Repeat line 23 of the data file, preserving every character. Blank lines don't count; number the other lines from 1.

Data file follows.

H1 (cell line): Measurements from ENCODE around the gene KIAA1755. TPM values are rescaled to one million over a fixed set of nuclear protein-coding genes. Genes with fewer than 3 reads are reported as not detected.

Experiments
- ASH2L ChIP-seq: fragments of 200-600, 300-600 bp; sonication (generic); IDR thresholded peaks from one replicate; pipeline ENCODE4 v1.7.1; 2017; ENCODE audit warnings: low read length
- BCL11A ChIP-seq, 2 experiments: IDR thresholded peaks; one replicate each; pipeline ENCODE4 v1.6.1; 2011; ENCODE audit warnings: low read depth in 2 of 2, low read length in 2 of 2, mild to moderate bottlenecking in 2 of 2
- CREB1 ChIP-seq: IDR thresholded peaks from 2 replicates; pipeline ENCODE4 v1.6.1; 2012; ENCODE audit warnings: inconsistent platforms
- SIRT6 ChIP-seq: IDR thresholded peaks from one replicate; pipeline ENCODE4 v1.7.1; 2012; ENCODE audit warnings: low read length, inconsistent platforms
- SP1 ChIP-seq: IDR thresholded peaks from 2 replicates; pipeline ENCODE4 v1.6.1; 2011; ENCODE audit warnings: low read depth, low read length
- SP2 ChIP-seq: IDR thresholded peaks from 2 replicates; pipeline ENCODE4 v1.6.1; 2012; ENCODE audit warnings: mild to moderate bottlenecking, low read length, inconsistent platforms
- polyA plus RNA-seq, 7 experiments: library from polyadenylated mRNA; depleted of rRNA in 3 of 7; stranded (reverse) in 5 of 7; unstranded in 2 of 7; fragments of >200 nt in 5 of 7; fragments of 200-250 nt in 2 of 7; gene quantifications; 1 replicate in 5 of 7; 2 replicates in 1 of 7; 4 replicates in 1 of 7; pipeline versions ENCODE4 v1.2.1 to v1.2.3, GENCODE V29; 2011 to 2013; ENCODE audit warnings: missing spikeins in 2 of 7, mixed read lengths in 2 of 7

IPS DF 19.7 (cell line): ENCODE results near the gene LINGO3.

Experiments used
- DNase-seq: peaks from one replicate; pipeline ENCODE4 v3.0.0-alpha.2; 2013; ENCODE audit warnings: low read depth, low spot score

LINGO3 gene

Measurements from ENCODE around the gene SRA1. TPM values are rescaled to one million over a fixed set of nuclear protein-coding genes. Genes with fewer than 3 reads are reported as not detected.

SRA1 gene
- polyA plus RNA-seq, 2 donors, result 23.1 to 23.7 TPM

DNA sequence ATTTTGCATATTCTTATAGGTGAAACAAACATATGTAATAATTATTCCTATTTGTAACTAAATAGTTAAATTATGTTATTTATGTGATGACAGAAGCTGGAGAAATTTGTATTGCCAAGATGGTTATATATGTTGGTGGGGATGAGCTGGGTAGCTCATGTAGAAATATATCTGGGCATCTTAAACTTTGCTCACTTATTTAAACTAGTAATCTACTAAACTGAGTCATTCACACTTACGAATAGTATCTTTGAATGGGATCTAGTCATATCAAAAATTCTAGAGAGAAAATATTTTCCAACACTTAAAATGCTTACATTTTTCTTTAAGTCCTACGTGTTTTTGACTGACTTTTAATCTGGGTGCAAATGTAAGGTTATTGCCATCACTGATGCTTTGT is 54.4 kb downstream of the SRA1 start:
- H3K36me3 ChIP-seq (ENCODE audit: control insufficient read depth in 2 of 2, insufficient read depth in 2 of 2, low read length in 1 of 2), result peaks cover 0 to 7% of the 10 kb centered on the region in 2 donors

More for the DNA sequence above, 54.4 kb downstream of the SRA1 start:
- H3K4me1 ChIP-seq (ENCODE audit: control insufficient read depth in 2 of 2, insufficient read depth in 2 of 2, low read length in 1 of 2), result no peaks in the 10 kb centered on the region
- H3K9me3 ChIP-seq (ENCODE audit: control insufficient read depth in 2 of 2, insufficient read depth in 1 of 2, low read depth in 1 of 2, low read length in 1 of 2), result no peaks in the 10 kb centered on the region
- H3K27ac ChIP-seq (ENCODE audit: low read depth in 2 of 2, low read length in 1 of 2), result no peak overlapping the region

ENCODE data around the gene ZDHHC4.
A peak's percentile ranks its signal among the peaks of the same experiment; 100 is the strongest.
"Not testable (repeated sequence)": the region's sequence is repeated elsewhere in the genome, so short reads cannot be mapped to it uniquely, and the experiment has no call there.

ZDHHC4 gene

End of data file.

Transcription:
ENCODE data around the gene ZDHHC4.